IF A TREE FALLS IN THE FOREST …
Taking a philosophical bend, a New York trial court asked “[i]f trees are cut in a forest that were going to be removed anyway does the owner have compensable damages?”
The Mottas couldn’t stand the overgrown and scrubby condition of unimproved land next door to their place, property owned by Island Realty. When another neighbor took matters into his own hands and cut back some of the offending saplings on the vacant land, the Mottas — bothered by falling leaves and insects, not to mention fears of West Nile virus — hired their own landscaper to cut back some other trees and vegetation on the Island Realty property.
The landscaper attacked the job with enthusiasm, and a neighbor — worried about the cutting because the Mottas weren’t home — called the cops. The police came and — this being New York City — everyone got a ticket because no permits to cut trees or park dumpsters had been obtained. One of the police reported the matter to Island Realty, too.
Island Realty had a case of the “shorts.” It wanted to develop the lot for housing, but its bank account was emptier than a beer cooler in Caracas. So it sued the Mottas for treble damages under New York law, and brought in an expert who tried to sell the Court the amazing woof story that the one-third acre of cut saplings would cost $190,000 to replace.
The Mottas’ expert pointed out that the Island Realty development plan called for removal of the trees that the Mottas had cut. In other words, far from damaging Island Realty, the Mottas had saved the developer a few bucks by doing what the developer would have had to have paid to have done.
The Court was a bit vexed. It didn’t much cotton to the Mottas’ form of self help in clear cutting the neighboring land, but it couldn’t really find any damage, either. It ruled that under New York law, the lesser of diminution of value of the land or restoration costs was used to set damages. The Mottas had pretty well shown that the land wasn’t worth a dime less with the scrub cut. In fact, an aerial picture taken during the litigation (three years after the cutting) showed that the scrub was nearly all back.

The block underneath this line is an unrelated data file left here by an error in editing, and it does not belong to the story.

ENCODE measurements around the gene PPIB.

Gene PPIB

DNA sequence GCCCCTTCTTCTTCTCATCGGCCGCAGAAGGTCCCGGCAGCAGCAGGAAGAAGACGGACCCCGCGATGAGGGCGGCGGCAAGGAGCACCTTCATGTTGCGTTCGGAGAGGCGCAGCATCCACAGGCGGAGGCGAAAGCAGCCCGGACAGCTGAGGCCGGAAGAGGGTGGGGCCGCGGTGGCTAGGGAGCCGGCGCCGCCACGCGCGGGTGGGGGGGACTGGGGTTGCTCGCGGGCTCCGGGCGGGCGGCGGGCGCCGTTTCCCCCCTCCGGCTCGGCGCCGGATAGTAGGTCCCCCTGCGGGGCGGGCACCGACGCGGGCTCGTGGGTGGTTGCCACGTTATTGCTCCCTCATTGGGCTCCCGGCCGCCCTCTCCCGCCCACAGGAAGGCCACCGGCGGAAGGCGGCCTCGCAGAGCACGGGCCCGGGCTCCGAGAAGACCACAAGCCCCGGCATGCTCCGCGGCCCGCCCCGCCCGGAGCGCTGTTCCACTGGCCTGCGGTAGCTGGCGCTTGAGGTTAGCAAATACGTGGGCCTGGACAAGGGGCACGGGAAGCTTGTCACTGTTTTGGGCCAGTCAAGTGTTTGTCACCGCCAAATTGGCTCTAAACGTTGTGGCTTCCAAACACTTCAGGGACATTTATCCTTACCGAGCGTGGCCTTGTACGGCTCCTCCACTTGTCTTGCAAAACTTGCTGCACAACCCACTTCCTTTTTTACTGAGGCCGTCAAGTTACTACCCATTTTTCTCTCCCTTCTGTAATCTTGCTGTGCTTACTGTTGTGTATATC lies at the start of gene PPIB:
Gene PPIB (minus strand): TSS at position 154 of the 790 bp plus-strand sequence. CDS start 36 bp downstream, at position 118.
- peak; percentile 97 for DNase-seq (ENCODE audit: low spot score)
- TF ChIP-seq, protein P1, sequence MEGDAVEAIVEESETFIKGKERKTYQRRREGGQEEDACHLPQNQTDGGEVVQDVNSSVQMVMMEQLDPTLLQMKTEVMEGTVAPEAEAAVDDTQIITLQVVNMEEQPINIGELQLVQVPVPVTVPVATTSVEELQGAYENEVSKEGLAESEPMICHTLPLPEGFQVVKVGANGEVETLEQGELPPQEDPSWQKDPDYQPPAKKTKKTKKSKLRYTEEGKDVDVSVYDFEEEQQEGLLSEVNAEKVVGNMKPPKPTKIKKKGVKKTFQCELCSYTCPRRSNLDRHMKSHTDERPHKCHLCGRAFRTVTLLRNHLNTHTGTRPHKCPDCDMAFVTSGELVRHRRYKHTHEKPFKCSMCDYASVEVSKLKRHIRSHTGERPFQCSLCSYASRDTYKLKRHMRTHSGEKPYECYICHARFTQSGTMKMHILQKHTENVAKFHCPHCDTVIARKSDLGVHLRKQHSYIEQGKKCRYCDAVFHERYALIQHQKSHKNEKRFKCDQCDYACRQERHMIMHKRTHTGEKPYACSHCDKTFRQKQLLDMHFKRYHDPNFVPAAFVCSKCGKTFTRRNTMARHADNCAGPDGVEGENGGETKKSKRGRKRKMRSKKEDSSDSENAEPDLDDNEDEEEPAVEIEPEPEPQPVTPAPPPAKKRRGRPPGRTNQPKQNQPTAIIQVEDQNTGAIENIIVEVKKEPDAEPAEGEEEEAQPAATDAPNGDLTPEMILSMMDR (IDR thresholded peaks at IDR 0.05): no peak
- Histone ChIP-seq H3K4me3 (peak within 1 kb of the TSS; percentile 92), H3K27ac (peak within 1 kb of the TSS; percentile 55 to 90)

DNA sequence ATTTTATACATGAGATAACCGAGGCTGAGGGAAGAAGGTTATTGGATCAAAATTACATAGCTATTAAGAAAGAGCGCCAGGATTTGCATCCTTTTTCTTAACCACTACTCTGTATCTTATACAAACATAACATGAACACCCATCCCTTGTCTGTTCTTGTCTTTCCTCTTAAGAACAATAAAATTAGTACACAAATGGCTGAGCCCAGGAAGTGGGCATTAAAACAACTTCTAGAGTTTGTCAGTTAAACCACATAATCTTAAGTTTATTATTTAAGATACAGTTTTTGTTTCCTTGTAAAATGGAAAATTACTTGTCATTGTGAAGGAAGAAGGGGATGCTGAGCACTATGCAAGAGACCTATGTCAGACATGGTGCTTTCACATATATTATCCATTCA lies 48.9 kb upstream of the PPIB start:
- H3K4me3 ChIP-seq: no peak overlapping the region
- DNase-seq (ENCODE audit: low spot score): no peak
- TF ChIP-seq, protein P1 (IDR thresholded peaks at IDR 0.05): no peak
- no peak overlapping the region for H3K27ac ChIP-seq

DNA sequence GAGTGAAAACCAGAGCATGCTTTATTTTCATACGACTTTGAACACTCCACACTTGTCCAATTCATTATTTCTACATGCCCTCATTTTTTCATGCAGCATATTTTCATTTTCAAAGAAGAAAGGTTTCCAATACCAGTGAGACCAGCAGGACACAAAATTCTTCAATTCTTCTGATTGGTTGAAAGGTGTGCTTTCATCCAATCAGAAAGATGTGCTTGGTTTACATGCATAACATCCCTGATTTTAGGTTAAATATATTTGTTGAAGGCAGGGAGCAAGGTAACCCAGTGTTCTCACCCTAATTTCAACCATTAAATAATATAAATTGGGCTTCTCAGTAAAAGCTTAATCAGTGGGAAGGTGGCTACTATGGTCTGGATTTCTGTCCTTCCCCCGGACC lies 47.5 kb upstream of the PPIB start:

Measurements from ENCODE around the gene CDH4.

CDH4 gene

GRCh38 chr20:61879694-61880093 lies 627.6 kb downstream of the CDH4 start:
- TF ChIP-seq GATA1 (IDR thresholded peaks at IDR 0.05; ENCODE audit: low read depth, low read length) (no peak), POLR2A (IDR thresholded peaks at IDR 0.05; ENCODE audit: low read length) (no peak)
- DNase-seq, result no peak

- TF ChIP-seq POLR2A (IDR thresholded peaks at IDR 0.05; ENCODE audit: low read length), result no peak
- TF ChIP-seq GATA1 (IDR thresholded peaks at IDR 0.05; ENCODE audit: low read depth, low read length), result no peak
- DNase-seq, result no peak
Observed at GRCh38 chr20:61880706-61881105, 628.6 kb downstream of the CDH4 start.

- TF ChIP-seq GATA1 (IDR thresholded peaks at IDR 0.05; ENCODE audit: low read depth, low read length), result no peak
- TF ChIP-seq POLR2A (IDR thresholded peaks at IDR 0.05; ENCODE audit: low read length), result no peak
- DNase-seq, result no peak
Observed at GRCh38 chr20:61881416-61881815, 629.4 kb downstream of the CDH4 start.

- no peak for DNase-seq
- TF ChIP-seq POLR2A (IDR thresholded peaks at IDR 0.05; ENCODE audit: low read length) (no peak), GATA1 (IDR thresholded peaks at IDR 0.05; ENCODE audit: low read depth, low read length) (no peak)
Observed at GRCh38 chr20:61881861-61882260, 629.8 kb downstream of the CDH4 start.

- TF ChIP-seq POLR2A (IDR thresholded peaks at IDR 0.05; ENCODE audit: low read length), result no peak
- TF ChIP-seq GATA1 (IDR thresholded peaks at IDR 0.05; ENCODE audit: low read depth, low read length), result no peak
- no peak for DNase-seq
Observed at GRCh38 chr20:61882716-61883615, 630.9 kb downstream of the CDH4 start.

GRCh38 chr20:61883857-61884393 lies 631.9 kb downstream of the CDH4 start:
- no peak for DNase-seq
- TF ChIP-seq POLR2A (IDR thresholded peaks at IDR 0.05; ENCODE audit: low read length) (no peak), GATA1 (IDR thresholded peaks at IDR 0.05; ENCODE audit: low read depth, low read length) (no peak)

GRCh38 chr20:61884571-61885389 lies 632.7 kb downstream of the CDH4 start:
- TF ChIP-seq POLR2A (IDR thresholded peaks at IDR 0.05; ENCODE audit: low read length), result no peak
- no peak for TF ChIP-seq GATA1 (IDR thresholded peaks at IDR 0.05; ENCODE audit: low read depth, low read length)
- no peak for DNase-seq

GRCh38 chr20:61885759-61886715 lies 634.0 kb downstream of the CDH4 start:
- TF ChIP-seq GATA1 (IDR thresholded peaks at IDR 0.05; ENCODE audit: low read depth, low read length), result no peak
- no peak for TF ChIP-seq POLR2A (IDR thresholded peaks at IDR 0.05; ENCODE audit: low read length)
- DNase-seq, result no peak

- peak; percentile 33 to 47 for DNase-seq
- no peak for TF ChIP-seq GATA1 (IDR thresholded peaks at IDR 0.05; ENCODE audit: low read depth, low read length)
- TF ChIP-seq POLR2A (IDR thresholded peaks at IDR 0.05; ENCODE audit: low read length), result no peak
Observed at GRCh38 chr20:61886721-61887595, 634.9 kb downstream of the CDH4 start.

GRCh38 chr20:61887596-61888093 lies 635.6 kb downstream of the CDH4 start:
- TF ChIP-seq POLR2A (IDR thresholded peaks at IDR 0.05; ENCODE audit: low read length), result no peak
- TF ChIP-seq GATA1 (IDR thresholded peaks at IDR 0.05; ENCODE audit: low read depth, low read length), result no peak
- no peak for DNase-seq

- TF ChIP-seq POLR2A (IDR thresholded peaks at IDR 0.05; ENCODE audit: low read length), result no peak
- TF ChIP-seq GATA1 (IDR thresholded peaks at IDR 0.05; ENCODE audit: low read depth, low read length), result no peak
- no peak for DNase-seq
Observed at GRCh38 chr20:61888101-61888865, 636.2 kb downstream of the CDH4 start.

The Court held that because Island Realty intended to cut the trees itself, damages were nominal, and it ordered the Mottas to pay $100, trebled to $300. In fact, the Court gave credence to the Mottas’ suggestion that the whole reason Island Realty sued to begin with was to raise a pot of money to start the development that it was too cash-starved to pull off by itself.
333, Island Realty Assoc., LLC v. Motta, 21 Misc.3d 554, 863 N.Y.S.2d 866 (Sup.Ct., Aug. 22, 2008). Island Realty was a land developer that owned a large tract of unimproved wooded land in the south shore on Staten Island. Joseph and Joan Motta owned a house next door. The Mottas had often complained that the unattended trees on the Island Realty land had created a nuisance, because some of the trees hung over their property and fallen leaves had clogged their pool drains.
Motta’s neighbor – whose property also abutted the Island Realty land – exercised a little self-help by cutting a swath of Island Realty trees to create a 100 foot buffer zone between his backyard and the tree line. He did so without any permission or objection from the real estate firm. Seeking to create a similar buffer zone to safeguard his own property, Joseph Motta had a landscaper cut the trees that overhung his land and create a buffer zone away from the unattended trees for fear of insects and West Nile Virus, which was prevalent in Staten Island around the time of the cutting of the trees.